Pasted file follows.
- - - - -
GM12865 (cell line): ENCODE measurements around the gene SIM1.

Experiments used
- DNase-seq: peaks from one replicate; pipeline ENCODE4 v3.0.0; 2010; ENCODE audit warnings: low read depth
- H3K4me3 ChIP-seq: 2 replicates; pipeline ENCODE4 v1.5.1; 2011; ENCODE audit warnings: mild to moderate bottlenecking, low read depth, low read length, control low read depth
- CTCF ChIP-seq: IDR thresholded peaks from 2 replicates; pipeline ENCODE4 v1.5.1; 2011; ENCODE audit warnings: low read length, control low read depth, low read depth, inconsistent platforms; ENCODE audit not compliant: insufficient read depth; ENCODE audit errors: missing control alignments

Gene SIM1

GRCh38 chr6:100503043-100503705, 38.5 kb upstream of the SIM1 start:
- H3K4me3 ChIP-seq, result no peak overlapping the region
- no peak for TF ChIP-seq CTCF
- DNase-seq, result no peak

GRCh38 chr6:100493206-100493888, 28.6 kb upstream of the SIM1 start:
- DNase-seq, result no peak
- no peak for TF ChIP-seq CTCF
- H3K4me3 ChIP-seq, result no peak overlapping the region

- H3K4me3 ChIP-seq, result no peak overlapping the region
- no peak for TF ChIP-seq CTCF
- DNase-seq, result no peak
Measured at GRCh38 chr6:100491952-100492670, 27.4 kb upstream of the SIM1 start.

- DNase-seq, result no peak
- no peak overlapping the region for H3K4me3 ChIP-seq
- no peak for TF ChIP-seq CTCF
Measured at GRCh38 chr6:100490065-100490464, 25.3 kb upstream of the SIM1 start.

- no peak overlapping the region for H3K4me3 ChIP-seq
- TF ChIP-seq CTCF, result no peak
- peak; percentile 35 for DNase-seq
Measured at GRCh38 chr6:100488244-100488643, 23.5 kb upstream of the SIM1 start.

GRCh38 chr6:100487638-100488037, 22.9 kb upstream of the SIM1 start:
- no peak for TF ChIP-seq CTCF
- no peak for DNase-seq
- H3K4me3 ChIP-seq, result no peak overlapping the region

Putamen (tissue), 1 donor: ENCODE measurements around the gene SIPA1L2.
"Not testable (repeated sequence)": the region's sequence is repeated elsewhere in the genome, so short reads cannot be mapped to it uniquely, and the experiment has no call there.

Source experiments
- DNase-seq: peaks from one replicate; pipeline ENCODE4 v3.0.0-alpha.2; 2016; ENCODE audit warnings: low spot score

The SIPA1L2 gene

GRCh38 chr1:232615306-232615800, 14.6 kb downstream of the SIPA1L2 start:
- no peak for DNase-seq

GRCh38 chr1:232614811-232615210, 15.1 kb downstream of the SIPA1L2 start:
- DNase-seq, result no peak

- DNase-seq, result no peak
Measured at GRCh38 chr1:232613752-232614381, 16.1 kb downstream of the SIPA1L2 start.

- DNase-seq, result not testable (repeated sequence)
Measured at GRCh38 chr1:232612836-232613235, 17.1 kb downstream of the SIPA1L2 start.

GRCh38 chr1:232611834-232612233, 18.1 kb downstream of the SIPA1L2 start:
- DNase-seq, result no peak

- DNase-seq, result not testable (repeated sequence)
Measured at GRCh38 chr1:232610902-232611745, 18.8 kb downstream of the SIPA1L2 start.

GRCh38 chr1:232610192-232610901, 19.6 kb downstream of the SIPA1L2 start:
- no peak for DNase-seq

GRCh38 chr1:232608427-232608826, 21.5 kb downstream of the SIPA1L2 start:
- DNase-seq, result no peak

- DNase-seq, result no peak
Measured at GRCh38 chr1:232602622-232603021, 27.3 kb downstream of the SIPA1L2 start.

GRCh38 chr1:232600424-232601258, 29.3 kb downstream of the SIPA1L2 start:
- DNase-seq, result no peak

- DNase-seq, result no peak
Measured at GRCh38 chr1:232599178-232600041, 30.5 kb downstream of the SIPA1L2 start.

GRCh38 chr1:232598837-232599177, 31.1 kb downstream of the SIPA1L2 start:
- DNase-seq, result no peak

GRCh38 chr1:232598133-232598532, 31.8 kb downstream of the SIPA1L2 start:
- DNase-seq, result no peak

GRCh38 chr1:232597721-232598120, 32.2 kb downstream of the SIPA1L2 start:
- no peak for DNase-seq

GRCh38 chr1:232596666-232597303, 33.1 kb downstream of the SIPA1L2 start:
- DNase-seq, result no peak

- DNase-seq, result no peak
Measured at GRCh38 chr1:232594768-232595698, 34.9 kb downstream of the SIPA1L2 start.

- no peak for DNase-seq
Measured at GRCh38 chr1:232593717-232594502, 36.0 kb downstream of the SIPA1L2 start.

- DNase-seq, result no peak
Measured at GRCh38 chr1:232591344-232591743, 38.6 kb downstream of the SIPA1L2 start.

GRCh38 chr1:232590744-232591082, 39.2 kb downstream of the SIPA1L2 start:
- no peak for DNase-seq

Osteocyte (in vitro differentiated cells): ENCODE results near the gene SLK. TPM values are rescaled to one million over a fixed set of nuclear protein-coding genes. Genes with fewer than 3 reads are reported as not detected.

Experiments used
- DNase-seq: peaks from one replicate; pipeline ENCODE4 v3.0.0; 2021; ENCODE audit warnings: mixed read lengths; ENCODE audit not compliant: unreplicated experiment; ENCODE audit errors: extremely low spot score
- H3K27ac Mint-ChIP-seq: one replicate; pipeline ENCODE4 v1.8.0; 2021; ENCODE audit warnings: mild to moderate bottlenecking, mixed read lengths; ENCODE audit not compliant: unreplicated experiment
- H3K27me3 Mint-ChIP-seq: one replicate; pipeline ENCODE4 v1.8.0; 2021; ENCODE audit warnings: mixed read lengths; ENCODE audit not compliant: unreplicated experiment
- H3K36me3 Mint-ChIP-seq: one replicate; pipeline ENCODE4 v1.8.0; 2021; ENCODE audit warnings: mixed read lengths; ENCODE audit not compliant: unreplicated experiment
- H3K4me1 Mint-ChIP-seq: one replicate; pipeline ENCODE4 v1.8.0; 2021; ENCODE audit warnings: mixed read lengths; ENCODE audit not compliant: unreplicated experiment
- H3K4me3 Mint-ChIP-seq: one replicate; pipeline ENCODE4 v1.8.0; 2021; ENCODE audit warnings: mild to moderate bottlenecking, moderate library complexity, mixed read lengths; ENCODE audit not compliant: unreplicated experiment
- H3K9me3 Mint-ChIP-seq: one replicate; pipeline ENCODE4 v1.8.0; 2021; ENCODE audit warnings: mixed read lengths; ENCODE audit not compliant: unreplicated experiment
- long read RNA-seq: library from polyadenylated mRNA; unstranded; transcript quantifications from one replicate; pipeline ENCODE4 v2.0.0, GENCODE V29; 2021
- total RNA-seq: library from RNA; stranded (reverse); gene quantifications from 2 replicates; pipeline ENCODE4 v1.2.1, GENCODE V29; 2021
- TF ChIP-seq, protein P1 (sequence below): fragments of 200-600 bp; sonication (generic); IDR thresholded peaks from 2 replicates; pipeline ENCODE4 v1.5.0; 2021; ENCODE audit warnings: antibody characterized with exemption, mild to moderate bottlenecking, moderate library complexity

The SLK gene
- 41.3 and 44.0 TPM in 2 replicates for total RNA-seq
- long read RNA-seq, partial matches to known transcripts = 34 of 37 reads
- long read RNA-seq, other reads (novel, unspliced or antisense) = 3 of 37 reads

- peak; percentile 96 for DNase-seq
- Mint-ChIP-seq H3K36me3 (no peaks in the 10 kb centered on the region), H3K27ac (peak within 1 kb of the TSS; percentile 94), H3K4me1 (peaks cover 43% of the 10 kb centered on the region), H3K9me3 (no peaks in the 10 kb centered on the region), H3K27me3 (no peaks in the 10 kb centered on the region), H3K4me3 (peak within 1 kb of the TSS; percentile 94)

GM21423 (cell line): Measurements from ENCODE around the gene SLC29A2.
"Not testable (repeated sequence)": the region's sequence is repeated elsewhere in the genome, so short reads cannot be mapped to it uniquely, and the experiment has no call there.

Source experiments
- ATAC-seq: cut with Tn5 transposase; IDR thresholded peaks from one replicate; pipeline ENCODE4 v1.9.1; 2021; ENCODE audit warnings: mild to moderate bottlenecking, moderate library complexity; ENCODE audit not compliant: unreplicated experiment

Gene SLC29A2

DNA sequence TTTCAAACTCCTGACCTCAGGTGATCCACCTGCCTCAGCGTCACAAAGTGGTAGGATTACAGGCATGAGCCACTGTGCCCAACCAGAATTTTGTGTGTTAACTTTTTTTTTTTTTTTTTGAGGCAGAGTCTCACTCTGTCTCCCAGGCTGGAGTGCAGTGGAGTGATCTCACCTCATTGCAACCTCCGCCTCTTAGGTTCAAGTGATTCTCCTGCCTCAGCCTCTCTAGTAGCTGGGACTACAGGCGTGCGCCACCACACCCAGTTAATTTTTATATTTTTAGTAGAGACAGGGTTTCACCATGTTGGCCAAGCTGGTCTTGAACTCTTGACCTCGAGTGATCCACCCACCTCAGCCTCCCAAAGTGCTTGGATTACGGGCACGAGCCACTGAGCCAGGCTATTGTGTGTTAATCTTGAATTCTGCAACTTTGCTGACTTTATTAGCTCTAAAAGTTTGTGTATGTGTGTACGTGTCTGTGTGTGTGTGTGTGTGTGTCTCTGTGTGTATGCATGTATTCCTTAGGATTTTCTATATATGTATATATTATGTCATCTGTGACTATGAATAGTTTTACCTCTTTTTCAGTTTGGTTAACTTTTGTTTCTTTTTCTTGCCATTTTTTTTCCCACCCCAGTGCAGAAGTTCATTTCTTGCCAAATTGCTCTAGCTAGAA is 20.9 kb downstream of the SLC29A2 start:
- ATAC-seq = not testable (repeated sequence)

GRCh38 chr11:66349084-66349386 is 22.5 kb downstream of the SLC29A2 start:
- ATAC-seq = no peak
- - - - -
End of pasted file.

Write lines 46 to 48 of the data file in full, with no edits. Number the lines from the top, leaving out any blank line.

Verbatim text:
- DNase-seq, result not testable (repeated sequence)
Measured at GRCh38 chr1:232610902-232611745, 18.8 kb downstream of the SIPA1L2 start.

GRCh38 chr1:232610192-232610901, 19.6 kb downstream of the SIPA1L2 start: